Hoping that this might give you some comfort, we learned last week of the death of one of our members here from a cause not related to his AVM at the age of about 57 but he had had something like 19 embolisations over time, first one in 1978, the last one this year. His AVM was in his neck and chest, affecting his lungs and voice initially but, not resolved wholly at any point, made its way up his neck and into his cerebellum. I think he made it to 2018 before it having a seriously adverse impact on his life.

I’ve no idea how quickly yours might do anything but I hope it helps to show others who are going through the same stuff.

I, too, was amazed at the incision size. My first op was a combined angiogram and embolization and I came away with something like a 6mm incision. If that’s as big a hole as anyone needs to conduct brain surgery, that’s great by me! I think it is wonderful that we live in an age when these things are possible.

Ask anything you want. It’s a massive shock to your life plan but I’d say half of us have been there. Hopefully we can talk you through anything you’re worried about.

Very best wishes,




Mine was a very similar situation to Richard’s aside from the fact that it ruptured(multiple times). The last one is what got me into finding what was what.

Each one of these cases is so so different. Mine is a dAVF about 1” behind my ear straight towards the back of my head - pretty much inoperable. “If” the embolization didn’t take, well - it’d b definitely in a different place right now.

But, it did - straight 100% on the 1st try. Even the neuros were preparing me for another very possible embolization.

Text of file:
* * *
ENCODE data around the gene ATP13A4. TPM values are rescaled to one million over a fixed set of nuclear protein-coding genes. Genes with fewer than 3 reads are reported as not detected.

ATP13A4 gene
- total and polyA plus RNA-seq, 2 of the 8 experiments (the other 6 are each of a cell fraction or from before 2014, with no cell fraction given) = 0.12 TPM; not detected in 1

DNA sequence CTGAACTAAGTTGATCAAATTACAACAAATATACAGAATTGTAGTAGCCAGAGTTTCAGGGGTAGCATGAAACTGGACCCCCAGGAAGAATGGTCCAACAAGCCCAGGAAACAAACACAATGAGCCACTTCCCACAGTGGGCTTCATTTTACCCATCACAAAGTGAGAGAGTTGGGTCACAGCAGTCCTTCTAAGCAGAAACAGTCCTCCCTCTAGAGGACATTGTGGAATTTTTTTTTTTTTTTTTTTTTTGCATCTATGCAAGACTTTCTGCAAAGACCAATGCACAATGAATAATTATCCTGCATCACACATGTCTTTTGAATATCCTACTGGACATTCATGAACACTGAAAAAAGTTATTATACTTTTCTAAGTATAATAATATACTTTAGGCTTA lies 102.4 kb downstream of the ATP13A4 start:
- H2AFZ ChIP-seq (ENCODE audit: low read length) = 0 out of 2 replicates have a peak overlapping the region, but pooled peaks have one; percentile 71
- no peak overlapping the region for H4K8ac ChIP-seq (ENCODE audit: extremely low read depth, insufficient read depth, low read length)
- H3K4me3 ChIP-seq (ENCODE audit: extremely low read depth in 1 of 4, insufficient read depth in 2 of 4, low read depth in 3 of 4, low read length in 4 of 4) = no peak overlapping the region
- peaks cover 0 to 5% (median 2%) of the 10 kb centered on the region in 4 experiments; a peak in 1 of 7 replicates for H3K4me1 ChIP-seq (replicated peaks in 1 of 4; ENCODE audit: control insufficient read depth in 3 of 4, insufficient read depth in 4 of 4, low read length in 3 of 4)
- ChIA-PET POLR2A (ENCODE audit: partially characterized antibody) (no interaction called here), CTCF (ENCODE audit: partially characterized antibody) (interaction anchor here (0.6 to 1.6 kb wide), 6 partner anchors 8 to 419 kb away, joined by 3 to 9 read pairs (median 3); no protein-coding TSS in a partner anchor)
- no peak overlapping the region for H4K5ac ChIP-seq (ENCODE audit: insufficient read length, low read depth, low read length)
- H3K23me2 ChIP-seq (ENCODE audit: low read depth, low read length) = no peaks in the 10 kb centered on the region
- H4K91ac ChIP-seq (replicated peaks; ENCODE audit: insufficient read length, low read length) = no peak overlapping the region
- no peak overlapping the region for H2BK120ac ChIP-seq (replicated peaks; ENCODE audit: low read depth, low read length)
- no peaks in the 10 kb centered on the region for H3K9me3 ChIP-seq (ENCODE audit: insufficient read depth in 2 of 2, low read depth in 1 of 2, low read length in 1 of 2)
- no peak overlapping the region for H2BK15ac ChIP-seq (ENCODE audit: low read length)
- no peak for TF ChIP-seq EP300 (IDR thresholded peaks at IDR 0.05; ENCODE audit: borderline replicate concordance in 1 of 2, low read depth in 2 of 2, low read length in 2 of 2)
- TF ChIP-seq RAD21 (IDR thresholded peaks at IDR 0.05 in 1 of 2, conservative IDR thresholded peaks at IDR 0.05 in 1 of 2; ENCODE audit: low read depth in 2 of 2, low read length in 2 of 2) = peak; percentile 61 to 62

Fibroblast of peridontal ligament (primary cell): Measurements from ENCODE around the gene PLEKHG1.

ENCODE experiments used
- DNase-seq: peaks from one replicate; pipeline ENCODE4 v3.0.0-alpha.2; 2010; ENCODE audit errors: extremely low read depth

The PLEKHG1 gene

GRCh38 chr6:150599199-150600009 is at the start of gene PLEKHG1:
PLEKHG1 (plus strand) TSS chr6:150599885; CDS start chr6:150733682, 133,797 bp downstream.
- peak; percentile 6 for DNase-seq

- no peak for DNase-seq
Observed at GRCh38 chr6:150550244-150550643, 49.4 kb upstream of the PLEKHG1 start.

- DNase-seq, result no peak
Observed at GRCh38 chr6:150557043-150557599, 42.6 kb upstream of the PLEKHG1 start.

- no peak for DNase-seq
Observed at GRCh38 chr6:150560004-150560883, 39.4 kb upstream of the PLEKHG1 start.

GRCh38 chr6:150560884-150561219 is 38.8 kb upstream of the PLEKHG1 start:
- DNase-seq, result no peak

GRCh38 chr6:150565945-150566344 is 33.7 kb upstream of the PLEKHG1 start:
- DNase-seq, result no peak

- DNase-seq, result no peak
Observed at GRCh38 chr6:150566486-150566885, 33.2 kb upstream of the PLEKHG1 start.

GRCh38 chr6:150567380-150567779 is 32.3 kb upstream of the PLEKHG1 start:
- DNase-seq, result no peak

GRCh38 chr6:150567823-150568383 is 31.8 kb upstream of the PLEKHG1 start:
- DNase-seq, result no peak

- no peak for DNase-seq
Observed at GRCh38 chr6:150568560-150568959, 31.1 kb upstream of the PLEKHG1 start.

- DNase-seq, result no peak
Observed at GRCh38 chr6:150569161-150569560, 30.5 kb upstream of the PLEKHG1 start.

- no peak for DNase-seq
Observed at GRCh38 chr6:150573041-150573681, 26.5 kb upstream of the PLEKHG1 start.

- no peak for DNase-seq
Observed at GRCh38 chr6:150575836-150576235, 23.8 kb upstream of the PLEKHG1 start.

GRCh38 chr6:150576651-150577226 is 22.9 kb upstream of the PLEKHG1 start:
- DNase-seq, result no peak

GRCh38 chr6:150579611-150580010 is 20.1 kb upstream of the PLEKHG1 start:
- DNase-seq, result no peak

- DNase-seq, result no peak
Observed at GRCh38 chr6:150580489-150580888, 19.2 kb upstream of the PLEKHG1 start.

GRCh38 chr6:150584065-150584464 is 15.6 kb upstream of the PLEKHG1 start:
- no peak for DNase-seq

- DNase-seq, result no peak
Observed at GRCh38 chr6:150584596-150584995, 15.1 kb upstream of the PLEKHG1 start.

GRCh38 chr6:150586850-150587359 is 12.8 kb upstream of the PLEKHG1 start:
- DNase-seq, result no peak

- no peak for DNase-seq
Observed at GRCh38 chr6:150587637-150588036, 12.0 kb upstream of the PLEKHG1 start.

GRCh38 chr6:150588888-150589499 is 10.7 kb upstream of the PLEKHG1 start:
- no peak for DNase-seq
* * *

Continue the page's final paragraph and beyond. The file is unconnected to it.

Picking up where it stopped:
Getting the micro catheter in there was definitely a challenge(I read the procedure foot notes). But, when they were done - they were confident that they could slide in for another & as many as they had to. From what I recall, I have a single feeder - I think.

So, in your case - it is possible you’re in for a round of embolizations in conjunction with possible radiation therapy. I’m turning 42 next month & I can definitely get that at 53 that’s not the news you wanna get.

Try to get as much info as you can from neurosurgical team & just hope for the best. All we can do - wish you the best!

Bless you fine gentlemen. Thanks for taking the time to share your thoughts. In research, definitely was familiar with your stories and some of the others before just jumping on and dumping. My daughter at 4 suffered a spinal stroke during angiogram at Johns Hopkins while they were searching in hopes of embolizing a spinal fistula. She later passed in 2010 at 6yo from liver failure. So, not my first rodeo. I know way the hell too much about fistulas. Eerily similar path only mine in the brain. Hoping for a different outcome. Again, thanks for the warm embrace.



The other thing that struck me as I was busy in the garden this afternoon is that, if you or your doctors think that your DAVF could deprive you of much of a retirement, take some advice on pensions and maybe even retirement early if either of those would help you better achieve what you want to achieve in life.